Hong Kong leader says government will consider lifting strict social distance measures as new COVID-19 infections in the city continue to go down
TAIPEI, Taiwan – The Hong Kong leader said on Sunday that the government would consider lifting strict social segregation measures as new COVID-19 infections in the city continued to decline.
“I do not want to promise now that there is room for adaptation,” said CEO Carrie Lam. “But after a review, we have a duty to take into account the results of this review and the direction we want to take.”
But new infections in the city have been declining. In early March, Hong Kong reported more than 50,000 new infections in one day. On Saturday, it registered 16,583 new cases.
“After reviewing the highlight that you have seen here … I think a responsible government should review these measures regularly and energetically to see if there is room for adjustment,” Lam said.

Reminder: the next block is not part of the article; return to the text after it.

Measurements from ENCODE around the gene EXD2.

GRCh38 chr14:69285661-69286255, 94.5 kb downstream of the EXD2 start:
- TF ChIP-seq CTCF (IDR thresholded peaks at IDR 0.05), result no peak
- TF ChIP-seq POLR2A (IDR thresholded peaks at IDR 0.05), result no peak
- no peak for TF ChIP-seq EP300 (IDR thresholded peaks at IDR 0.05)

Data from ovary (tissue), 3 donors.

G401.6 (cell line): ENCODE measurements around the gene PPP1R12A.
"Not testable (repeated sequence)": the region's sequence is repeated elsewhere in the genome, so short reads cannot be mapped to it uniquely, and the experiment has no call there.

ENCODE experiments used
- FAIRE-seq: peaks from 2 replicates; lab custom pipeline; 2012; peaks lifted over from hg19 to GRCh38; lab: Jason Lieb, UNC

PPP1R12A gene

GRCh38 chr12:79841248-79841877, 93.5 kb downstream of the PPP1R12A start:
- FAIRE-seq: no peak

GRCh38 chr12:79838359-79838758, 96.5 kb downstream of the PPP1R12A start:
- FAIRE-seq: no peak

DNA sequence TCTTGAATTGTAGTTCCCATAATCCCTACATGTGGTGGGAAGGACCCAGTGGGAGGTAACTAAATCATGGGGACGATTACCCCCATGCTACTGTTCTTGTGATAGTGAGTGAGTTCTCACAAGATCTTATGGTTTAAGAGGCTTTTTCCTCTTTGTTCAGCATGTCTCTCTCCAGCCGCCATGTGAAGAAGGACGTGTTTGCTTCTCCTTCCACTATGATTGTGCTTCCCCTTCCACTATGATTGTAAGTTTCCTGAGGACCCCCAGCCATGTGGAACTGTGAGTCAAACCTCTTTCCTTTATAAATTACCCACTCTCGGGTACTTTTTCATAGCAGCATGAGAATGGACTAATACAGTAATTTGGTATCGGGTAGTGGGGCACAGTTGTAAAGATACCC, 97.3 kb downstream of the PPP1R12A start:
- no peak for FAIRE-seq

Lam said she would present the results on Monday.
A large majority of Hong Kong’s COVID-19 deaths have been among those not fully vaccinated, with many in the elderly population. The city has reported 5,437 deaths, according to Saturday’s data, which has far surpassed the death toll in China at 4,638.
Hong Kong, although part of China, is a special administrative region and counts its death toll separately.
Lam warned that the city could still see a resurgence of infections.
“The COVID situation is still serious, even though we have apparently reached the top and there is a downward trend,” Lam said. “But from wastewater monitoring, we can see that there may be a possibility of setbacks.”